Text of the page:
Less Food in Air, More on Ground

The elimination of free pretzels on US Airways flights -- scheduled to start next month -- is just the latest step in the evolution of on-board eating.

As airlines have stopped serving meals and even snacks, airport concessions are evolving. Airports are beefing up to-go options, selling more snacks and even seeing a boon in sit-down restaurants.

"Back in the day, people would grab a hot dog if anything to tide them over," explains Larry Jenkins, general manager with HMSHost in Charlotte, which runs more than 60 restaurants and shops at Charlotte/Douglas International Airport. Now, travelers head to the airport early to eat before their planes take off, he said.

The biggest lift for airport food, Jenkins says, came as airlines removed meals in the past few years. Today, most major airlines serve meals only in first class, although some offer sandwiches for purchase in coach.

Airports, then, were left to fill the stomachs of hungry travelers. The options:

Snacks. Newsstands offer a wide variety, including candy, nuts, chips and even the maligned pretzels (in Charlotte, $1.19 for a 2.25-ounce bag). The best-seller: trail mix ($2.99 for a 4-ounce bag).

Food to go. There are plenty of fast-food restaurants, such as Manchu Wok and Sbarro. In addition, sit-down restaurants like Chili's and Tequileria's have opened to-go counters. To-go food at Chili's accounts for nearly 15 percent of the restaurant's business, compared with about 5 percent at a non-airport Chili's, Jenkins says.

Restaurants. Airports have long had fast-food restaurants. But one of the more interesting trends at airports is sit-down dining. Charlotte has about a half dozen full-service restaurants, including Phillips Famous Seafood and the Stock Car Cafe.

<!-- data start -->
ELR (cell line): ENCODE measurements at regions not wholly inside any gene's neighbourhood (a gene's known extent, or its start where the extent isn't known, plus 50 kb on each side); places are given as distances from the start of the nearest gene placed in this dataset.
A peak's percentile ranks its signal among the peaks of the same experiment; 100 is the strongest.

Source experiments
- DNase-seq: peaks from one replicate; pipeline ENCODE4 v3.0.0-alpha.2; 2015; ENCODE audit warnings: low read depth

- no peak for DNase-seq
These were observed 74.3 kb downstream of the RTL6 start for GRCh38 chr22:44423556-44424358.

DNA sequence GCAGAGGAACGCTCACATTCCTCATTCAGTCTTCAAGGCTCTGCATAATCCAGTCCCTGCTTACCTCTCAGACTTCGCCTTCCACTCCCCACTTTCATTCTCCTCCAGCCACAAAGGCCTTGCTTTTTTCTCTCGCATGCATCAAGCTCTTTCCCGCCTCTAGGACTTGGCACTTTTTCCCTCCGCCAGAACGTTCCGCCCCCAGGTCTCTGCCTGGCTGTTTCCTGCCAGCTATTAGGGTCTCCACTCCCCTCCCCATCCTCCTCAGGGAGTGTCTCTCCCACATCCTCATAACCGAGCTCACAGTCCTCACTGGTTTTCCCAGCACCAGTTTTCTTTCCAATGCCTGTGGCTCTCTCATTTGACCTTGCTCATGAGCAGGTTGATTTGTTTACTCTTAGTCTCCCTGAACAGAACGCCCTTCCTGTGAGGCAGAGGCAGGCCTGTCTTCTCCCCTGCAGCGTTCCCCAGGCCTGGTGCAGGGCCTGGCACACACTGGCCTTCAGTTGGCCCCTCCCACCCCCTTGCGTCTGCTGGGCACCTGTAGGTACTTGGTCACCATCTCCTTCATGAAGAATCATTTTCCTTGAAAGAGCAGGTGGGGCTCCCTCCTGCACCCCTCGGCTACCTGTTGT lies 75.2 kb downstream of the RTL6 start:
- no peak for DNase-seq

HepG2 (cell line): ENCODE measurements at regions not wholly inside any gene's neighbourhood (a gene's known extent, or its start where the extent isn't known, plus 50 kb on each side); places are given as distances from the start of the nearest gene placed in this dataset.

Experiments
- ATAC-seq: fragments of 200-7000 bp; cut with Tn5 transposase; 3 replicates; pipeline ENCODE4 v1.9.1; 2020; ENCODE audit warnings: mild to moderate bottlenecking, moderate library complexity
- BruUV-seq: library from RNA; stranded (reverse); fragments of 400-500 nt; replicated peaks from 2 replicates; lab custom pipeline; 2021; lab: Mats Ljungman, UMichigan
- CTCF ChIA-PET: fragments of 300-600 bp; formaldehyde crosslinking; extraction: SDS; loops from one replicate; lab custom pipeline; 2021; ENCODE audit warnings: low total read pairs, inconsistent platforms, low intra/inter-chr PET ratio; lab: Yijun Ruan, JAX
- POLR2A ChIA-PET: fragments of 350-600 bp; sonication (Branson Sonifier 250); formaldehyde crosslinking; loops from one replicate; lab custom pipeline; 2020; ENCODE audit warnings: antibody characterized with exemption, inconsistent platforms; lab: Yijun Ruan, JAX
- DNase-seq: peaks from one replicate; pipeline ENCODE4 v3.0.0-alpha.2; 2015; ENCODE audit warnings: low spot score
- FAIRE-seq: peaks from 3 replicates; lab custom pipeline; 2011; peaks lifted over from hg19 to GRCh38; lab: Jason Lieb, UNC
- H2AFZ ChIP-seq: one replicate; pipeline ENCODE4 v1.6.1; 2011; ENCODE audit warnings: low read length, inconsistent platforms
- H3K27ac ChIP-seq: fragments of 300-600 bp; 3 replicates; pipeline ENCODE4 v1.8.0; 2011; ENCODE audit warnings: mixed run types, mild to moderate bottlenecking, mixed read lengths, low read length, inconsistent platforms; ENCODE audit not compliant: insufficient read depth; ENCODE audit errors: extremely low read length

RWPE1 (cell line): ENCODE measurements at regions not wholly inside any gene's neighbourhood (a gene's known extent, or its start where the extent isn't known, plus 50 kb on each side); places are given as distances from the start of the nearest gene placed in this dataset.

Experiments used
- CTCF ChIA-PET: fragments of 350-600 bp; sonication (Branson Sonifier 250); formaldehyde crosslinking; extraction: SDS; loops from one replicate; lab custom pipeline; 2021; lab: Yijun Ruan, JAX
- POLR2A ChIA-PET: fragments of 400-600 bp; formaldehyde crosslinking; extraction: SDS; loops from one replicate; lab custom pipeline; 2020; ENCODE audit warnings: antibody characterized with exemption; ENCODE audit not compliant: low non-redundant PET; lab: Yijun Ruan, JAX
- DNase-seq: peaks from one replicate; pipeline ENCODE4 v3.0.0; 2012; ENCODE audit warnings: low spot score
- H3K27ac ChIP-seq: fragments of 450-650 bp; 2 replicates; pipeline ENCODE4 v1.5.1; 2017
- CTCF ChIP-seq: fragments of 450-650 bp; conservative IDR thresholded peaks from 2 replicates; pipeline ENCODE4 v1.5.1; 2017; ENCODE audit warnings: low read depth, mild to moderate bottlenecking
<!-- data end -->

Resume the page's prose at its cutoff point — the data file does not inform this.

Travelers are showing up earlier at airports because of stepped-up security, which leaves more time for leisurely dining. In addition, Charlotte's eateries are seeing a boost from recent additions to US Airways' flight schedules. More connecting traffic means more diners.

The goal at the sit-down restaurants is to have customers finish a meal in 30-45 minutes, Jenkins says.

One afternoon last week at the airport, travelers said they employed a number of strategies to keep fed while traveling.

Stu Carlson, 52, of State College, Pa., compared eating options while awaiting a flight to Denver for a job interview.

"You marvel at the variety of choices you get at the airport," he said, after examining Chili's sandwiches and salads and passing on them. He headed to the nearby Starbucks to see what it offered.

Brett Estabrook, 31, grabbed a quick breakfast at the Dallas airport, then ate barbecue for lunch in Charlotte while waiting for a plane to Wilmington. But for his 19-month-old son, Charlie, Estabrook and his wife packed Goldfish crackers, toaster waffles, fruit snacks and a peanut-butter-and-jelly sandwich.

Still, the allure of airport food starts young.

"I got McDonald's in Dallas, and Charlie was a lot more interested in my biscuit than he was in PB&J," he said.